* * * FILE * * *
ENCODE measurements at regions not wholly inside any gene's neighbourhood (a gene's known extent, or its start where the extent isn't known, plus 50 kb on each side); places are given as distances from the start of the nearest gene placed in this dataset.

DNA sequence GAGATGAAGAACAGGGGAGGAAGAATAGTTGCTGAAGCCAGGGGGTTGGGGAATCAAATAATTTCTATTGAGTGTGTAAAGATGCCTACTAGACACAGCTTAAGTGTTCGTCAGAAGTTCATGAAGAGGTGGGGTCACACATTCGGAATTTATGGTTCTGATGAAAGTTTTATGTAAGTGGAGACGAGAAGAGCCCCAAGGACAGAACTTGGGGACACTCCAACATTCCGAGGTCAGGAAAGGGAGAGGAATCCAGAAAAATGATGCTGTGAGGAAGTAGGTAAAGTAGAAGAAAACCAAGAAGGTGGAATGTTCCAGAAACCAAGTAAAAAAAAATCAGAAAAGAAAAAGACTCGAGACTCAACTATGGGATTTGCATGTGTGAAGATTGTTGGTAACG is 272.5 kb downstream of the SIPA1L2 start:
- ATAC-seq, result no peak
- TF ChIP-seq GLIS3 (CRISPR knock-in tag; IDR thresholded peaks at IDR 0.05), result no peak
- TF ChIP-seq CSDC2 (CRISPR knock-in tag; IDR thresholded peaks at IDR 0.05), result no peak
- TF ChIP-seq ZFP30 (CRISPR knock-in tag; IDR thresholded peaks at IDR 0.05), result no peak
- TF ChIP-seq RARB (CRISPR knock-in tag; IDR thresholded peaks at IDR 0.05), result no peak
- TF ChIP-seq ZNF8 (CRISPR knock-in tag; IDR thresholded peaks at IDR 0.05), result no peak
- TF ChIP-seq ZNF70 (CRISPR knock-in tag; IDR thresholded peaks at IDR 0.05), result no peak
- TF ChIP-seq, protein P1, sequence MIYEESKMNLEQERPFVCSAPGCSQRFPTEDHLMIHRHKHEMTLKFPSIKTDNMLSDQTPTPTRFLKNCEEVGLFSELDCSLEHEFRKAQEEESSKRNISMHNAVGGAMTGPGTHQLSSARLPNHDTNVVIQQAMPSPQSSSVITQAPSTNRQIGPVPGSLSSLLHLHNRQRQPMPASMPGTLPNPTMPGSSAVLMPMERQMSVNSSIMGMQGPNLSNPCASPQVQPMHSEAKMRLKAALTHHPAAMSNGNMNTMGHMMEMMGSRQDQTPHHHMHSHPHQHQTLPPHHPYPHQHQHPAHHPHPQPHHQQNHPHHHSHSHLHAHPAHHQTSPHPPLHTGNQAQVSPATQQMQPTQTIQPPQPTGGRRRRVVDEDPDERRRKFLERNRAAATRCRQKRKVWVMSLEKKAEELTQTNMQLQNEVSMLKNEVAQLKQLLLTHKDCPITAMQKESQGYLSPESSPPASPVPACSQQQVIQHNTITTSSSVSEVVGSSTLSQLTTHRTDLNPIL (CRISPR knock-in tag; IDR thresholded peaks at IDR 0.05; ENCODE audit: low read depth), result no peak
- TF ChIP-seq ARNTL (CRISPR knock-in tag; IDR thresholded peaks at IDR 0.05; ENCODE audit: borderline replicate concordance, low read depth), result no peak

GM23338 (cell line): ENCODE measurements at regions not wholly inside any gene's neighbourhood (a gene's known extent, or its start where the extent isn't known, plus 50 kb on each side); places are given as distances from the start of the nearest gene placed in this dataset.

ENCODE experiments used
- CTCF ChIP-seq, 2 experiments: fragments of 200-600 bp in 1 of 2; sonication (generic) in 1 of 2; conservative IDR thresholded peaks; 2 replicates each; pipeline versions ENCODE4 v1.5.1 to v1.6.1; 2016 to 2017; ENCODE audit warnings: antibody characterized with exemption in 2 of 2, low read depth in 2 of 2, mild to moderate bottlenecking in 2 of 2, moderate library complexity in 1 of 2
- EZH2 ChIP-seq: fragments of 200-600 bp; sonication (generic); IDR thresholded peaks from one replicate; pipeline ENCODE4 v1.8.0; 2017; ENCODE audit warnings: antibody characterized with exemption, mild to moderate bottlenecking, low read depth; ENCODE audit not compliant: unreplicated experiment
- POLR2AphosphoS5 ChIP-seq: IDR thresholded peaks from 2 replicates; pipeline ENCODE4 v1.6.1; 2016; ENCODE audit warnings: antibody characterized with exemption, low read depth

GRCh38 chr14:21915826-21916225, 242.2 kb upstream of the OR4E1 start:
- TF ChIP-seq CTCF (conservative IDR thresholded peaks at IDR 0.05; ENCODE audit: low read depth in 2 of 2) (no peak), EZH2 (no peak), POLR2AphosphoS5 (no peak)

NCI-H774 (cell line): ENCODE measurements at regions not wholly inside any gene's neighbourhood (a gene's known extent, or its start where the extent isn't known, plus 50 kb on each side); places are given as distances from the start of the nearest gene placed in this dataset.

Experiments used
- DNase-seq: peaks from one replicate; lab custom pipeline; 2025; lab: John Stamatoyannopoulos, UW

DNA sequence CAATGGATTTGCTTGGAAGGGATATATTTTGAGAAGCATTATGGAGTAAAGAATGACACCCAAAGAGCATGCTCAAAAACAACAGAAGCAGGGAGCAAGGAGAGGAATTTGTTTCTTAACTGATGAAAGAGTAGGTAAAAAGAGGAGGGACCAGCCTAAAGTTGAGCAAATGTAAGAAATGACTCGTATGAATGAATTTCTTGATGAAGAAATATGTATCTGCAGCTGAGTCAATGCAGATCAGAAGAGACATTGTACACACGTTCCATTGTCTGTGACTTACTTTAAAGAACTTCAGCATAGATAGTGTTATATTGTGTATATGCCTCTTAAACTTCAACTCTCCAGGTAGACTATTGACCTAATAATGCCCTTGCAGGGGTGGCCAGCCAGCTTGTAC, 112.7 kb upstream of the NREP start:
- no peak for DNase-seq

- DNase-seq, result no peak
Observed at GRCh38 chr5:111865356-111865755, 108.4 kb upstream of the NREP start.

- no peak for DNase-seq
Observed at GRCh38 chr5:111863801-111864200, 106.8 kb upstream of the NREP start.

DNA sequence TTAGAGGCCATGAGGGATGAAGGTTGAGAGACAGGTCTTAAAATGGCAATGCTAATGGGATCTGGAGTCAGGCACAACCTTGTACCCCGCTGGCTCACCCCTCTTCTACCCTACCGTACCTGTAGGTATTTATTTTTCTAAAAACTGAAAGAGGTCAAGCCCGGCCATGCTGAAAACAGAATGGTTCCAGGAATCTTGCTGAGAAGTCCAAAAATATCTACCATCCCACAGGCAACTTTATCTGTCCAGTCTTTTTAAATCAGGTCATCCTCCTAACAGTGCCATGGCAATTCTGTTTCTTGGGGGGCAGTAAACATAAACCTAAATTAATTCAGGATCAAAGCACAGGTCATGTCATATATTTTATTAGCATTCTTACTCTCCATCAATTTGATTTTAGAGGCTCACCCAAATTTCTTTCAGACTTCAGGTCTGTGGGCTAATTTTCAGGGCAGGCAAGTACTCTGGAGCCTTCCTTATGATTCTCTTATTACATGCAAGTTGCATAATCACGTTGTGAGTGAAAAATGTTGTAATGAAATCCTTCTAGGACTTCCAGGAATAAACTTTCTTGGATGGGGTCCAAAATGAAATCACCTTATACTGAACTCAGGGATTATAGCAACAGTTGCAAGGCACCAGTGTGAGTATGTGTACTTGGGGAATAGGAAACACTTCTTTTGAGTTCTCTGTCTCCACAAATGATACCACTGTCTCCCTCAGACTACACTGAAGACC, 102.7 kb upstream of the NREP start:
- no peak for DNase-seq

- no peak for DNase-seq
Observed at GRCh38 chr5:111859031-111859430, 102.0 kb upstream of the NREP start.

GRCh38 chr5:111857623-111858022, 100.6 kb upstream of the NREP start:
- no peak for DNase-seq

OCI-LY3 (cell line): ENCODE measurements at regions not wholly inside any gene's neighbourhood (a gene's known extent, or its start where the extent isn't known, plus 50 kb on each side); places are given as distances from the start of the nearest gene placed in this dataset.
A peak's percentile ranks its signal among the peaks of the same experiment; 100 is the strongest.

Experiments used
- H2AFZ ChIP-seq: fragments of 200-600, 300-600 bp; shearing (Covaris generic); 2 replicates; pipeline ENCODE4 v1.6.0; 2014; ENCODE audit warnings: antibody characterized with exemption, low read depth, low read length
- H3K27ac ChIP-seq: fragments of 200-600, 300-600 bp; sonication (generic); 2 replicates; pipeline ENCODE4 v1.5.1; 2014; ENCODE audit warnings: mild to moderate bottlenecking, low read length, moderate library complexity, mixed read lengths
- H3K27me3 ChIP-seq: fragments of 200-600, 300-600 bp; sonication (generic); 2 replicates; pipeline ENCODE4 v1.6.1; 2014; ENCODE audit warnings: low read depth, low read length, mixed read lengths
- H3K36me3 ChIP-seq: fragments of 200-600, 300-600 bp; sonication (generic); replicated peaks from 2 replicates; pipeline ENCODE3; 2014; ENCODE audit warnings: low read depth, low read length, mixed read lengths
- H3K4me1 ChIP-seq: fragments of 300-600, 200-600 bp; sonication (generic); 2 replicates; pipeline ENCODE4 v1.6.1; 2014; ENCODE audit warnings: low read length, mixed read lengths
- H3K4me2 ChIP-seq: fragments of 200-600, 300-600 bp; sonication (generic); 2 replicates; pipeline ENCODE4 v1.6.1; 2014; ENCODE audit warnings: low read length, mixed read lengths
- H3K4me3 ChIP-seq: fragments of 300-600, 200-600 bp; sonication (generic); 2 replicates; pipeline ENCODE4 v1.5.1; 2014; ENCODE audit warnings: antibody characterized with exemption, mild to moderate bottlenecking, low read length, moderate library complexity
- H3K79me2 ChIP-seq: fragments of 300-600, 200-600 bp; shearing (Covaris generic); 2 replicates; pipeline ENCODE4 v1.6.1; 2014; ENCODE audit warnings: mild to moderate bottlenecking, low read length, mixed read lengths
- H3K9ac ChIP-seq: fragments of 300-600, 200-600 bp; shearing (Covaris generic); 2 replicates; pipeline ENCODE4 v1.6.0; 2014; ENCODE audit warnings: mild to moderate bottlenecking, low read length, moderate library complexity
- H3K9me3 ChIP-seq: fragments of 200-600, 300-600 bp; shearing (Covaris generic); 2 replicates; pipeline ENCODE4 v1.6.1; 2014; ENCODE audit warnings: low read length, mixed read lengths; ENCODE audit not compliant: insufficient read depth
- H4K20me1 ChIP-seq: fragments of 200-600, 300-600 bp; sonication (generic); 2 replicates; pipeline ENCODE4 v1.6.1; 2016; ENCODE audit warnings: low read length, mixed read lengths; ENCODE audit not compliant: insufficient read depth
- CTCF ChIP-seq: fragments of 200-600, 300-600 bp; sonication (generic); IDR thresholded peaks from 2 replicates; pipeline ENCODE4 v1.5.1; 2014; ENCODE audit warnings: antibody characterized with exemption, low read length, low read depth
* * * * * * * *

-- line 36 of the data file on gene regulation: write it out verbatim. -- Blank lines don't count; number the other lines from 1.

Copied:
Experiments used